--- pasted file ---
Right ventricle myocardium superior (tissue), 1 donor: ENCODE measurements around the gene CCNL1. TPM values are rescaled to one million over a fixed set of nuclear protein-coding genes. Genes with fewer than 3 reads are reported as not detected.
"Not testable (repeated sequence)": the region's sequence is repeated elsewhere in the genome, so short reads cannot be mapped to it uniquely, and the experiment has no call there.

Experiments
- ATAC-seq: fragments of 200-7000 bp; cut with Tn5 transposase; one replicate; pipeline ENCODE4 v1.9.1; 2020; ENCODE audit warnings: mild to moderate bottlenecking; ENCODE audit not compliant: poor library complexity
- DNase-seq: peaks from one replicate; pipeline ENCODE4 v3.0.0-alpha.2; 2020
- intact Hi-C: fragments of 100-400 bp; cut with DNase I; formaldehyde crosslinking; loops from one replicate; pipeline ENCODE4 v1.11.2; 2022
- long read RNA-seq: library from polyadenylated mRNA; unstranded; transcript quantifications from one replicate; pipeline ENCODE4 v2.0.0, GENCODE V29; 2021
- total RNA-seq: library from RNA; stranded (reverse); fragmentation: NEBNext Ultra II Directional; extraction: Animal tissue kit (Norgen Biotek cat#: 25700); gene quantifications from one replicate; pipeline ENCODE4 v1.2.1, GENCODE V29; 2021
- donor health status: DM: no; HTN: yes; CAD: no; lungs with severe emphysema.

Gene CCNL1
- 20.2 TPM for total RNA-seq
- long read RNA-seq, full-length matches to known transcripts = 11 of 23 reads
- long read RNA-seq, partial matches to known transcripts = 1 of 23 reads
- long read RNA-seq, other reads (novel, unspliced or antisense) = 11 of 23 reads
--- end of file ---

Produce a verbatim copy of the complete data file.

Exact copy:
Right ventricle myocardium superior (tissue), 1 donor: ENCODE measurements around the gene CCNL1. TPM values are rescaled to one million over a fixed set of nuclear protein-coding genes. Genes with fewer than 3 reads are reported as not detected.
"Not testable (repeated sequence)": the region's sequence is repeated elsewhere in the genome, so short reads cannot be mapped to it uniquely, and the experiment has no call there.

Experiments
- ATAC-seq: fragments of 200-7000 bp; cut with Tn5 transposase; one replicate; pipeline ENCODE4 v1.9.1; 2020; ENCODE audit warnings: mild to moderate bottlenecking; ENCODE audit not compliant: poor library complexity
- DNase-seq: peaks from one replicate; pipeline ENCODE4 v3.0.0-alpha.2; 2020
- intact Hi-C: fragments of 100-400 bp; cut with DNase I; formaldehyde crosslinking; loops from one replicate; pipeline ENCODE4 v1.11.2; 2022
- long read RNA-seq: library from polyadenylated mRNA; unstranded; transcript quantifications from one replicate; pipeline ENCODE4 v2.0.0, GENCODE V29; 2021
- total RNA-seq: library from RNA; stranded (reverse); fragmentation: NEBNext Ultra II Directional; extraction: Animal tissue kit (Norgen Biotek cat#: 25700); gene quantifications from one replicate; pipeline ENCODE4 v1.2.1, GENCODE V29; 2021
- donor health status: DM: no; HTN: yes; CAD: no; lungs with severe emphysema.

Gene CCNL1
- 20.2 TPM for total RNA-seq
- long read RNA-seq, full-length matches to known transcripts = 11 of 23 reads
- long read RNA-seq, partial matches to known transcripts = 1 of 23 reads
- long read RNA-seq, other reads (novel, unspliced or antisense) = 11 of 23 reads